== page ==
We report novel ethnicity-specific data regarding the associations between AAs and incident diabetes in over 19 years of follow-up. We demonstrate significant positive associations between baseline branched chain AAs, tyrosine and alanine and incident diabetes in middle-aged European men in accord with previous studies [4–9, 27]. In South Asian men, the same AAs, plus phenylalanine, were more strongly associated with incident diabetes compared with Europeans. In European men, obesity and insulin resistance, together with age, smoking, HDL-cholesterol level and alcohol consumption partially or completely accounted for the majority of associations between AAs incident diabetes. In contrast, in South Asian men, the adverse associations were, with the exception of phenylalanine, generally only moderately attenuated on adjustment for insulin resistance, smoking, HDL-cholesterol, alcohol intake and creatinine level, and remained statistically significant. Tyrosine and the combination of branched chain and aromatic AAs were particularly strongly associated with incident diabetes even after multivariable adjustment in South Asian men. Adjustment for tyrosine made a small (approximately 5%) contribution to explaining the ethnic difference in the incidence of diabetes.
Cross-sectional associations at baseline between AAs and markers of insulin resistance and glycaemia generally followed the patterns observed for incident diabetes, with the exception of histidine, which was minimally associated with markers of insulin resistance in South Asian men. Associations between branched chain AAs and obesity, although present, were weaker in South Asian than European participants. The latter findings, together with the weaker attenuation of AA associations with incident diabetes, suggest that conventional measures may not capture the best indicators of diabetes risk in South Asian individuals.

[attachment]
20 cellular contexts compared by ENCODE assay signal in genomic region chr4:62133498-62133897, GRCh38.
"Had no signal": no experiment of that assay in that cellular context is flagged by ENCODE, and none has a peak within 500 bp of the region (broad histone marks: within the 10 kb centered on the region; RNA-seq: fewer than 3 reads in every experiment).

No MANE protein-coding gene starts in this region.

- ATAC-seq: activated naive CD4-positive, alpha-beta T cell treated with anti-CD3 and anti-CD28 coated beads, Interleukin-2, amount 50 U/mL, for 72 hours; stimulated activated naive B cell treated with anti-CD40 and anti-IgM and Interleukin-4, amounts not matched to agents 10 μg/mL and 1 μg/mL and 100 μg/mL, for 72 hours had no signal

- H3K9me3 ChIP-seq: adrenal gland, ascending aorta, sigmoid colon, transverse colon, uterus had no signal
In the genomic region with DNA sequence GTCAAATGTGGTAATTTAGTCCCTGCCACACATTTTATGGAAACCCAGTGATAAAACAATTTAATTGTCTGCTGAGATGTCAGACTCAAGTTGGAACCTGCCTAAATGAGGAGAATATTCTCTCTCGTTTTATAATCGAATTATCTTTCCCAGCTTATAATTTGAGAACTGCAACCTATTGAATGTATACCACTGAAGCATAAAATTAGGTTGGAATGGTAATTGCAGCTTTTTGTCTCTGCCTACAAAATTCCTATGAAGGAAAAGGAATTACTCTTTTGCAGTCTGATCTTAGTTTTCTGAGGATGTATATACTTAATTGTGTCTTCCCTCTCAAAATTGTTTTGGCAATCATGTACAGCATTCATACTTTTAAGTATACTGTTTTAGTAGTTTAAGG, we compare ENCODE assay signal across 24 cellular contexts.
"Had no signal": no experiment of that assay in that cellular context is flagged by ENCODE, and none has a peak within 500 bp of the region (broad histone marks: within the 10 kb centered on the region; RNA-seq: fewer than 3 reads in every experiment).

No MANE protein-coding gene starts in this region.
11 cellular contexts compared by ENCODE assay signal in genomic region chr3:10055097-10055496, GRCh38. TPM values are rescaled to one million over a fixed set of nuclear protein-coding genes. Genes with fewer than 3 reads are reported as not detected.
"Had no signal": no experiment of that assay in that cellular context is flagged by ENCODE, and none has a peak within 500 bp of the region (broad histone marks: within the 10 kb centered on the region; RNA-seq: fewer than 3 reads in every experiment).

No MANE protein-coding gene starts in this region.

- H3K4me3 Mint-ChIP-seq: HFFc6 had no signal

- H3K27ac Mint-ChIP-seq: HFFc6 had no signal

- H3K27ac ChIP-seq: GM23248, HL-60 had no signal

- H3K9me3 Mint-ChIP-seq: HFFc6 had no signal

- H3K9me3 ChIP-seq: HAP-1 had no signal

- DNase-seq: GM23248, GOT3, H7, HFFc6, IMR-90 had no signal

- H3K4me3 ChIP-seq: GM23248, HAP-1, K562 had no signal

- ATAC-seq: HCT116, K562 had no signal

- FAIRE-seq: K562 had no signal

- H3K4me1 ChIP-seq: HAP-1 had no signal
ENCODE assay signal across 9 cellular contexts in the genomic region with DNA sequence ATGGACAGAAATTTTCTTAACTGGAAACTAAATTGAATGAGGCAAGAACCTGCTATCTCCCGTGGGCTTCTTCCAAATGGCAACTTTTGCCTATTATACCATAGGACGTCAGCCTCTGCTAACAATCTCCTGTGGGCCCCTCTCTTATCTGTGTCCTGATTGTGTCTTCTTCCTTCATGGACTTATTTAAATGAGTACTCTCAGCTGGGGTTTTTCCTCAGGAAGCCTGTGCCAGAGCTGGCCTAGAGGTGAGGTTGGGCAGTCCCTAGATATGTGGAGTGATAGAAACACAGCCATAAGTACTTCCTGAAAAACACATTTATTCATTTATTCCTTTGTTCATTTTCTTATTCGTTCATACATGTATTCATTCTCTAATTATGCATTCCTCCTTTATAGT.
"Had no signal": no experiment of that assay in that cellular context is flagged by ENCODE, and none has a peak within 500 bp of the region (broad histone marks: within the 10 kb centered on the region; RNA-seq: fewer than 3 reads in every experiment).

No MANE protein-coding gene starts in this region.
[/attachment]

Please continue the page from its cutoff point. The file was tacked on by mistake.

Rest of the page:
Comparison with other studies
Although it did not have European comparators and was only a small cross-sectional analysis, the study by Tai et al  reported strong associations in South Asian and Chinese men of relatively low body weight between insulin resistance and branched chain and aromatic AAs and for a combination of isoleucine, leucine, phenylalanine, tyrosine and methionine. These associations were independent of dietary protein intake and BMI . This is compatible with our cross-sectional finding of weaker associations between obesity and branched chain AAs in South Asian men, suggesting that increases in these AA levels may be driven by insulin resistance to a greater extent than obesity in South Asian individuals or that measures of obesity may be less satisfactory in this population.
Another small cross-sectional study in younger (age 35–45 years) Indian Asians living in India found strong correlations between isoleucine, leucine and phenylalanine and obesity in people with a high BMI both with and without type 2 diabetes, and lower correlations in those with a low BMI and no diabetes . There was no comparator group, so we cannot compare the relative strength of the correlations. However, these findings are not inconsistent with ours, in that we also found significant correlations between branched chain and aromatic amino acids and measures of obesity, albeit weaker in the South Asian than in the European participants.